Historicaly credit is given to Delmonico's Restaurant in New York City for this dish. In the
1860's, a regular patron of the restaurant, Mrs. LeGrand Benedict, finding nothing to her
liking and wanting something new to eat for lunch, talked to Delmonico's Chef Charles
Ranhofer. He put together some muffins cut in halves crosswise, toast them without
allowing to brown, then place a round of cooked ham an eighth of an inch thick and of the
same diameter as the muffins one each half. He then put a poached egg on each toast
and covered it with Hollandaise sauce. But others have also taken credit for this same
In September of 1967, a column in The New York Times Magazine wrote about a letter
received from Edward P. Montgomery, an American then residing in France. In it
Montgomery related that the dish was created by Commodore E.C. Benedict, a banker
and yachtsman who died in 1920 at the age of 86. Montgomery also included a recipe for
eggs Benedict, stating that the recipe had been given to him by his mother, who had
received it from her brother, who was a friend of the Commodore.
Another origin of the dish is suggested in Elizabeth David's "French Provincial Cooking"
where she describes a traditional French dish named œufs bénédictine, consisting of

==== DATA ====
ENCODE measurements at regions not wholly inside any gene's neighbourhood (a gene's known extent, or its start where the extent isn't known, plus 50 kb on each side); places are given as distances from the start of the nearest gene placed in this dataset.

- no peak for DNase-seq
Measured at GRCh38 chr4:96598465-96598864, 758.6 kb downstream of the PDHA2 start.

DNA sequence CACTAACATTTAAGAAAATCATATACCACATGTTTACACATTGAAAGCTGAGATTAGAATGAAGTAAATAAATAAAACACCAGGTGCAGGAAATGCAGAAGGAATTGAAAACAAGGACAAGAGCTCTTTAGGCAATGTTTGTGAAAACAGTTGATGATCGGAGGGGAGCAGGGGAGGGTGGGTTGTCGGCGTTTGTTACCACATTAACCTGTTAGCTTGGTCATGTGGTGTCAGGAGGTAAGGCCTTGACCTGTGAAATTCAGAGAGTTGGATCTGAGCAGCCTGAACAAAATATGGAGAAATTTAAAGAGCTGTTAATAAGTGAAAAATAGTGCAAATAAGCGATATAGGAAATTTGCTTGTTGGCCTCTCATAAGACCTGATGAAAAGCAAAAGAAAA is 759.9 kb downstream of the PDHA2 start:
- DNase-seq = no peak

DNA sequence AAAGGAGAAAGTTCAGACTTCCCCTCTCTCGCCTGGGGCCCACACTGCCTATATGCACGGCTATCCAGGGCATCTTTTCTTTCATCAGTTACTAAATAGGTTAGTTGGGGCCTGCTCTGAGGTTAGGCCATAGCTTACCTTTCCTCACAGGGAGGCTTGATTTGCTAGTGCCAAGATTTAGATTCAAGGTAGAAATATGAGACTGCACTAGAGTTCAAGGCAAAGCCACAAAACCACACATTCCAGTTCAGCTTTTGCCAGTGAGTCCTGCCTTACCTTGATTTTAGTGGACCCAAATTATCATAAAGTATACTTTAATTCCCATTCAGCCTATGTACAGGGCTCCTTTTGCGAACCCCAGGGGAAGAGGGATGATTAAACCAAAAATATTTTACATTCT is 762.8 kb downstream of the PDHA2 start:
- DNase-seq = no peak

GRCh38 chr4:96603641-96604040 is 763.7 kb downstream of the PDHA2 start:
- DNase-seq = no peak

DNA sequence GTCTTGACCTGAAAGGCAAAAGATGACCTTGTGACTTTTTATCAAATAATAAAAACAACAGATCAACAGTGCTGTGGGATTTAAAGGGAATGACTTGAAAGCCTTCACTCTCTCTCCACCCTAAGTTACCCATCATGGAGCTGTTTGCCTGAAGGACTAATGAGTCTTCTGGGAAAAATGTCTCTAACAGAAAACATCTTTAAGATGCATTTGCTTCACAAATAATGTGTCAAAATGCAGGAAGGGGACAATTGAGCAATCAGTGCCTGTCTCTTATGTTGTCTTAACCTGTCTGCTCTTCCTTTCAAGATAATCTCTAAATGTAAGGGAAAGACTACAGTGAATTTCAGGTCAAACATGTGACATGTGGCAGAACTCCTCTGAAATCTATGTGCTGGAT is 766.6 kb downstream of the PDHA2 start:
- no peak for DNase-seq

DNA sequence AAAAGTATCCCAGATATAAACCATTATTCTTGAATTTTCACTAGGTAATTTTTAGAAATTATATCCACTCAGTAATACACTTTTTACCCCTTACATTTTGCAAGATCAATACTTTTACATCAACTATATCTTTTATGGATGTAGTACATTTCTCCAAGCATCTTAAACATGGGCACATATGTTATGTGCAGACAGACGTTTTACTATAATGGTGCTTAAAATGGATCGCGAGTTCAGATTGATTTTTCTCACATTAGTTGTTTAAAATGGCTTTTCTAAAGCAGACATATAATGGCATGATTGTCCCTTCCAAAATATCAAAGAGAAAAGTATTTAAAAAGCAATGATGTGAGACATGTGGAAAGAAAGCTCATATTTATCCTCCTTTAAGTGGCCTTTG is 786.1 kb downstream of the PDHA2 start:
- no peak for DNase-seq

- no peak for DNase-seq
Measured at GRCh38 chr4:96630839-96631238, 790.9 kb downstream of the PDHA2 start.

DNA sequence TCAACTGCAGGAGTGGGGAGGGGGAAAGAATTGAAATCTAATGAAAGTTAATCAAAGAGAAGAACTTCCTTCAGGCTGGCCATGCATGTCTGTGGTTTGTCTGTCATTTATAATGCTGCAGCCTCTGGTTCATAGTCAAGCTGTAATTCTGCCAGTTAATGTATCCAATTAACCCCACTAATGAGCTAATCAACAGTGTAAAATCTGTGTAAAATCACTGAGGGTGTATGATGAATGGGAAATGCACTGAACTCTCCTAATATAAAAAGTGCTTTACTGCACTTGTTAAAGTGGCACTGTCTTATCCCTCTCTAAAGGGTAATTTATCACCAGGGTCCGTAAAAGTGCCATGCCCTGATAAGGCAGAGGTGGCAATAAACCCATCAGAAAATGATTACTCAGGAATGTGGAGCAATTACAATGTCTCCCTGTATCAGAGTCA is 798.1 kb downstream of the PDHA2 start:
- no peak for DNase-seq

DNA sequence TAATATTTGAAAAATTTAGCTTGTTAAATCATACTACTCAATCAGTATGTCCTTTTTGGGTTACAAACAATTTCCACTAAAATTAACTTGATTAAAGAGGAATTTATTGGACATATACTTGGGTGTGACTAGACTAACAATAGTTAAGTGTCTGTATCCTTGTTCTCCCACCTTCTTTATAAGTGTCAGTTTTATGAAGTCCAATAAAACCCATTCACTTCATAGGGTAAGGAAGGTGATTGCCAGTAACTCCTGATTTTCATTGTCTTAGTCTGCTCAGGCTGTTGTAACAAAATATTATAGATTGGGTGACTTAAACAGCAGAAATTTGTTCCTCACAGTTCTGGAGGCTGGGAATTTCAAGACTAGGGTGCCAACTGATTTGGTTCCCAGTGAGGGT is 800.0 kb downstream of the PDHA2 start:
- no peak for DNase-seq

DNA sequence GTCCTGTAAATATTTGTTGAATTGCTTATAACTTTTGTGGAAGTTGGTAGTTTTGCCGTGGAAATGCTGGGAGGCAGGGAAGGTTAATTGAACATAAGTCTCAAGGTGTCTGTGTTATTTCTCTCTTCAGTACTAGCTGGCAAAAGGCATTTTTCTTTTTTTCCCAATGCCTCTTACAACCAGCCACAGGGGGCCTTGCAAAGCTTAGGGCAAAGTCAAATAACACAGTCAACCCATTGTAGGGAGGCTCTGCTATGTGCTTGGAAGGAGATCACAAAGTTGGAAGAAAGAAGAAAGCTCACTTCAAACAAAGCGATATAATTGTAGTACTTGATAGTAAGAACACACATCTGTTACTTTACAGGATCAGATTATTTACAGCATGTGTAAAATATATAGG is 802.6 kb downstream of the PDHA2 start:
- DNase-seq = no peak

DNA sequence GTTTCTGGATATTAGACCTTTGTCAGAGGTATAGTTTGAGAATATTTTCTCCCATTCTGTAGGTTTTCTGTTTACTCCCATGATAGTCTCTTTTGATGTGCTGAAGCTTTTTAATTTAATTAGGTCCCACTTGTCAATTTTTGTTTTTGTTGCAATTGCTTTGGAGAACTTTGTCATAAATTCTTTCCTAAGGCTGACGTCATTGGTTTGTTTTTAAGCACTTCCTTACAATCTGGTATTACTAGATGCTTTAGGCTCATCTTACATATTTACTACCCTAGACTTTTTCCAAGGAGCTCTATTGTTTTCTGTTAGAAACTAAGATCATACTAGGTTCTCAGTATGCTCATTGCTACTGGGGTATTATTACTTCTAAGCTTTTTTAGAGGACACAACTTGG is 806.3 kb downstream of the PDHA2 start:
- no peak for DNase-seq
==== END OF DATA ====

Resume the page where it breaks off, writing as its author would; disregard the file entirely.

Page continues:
brandade (a puree of refreshed salt cod and potatoes), spread on triangles of fried bread.
A poached egg is then set on top and covered with a simple hollandaise sauce.
Today "Eggs Benedict" is traditionally made up of a toasted English muffin half, a round
piece of Canadian bacon ( which is really ham ), with a single poached egg covered in
hollandaise sauce and has become a Sunday brunch standard.
Some other variations use smoked salmon ( lox ) or breakfast sausage patties replacing
the ham, bagels instead of the English muffins, and swapping cheese sauces for the
traditional hollandaise sauce and occasionally adding some spinach for a Florentine
touch. But no matter how this dish of poached eggs is assembled, it is certain that it will
remain in the archives of culinary favorites for all time.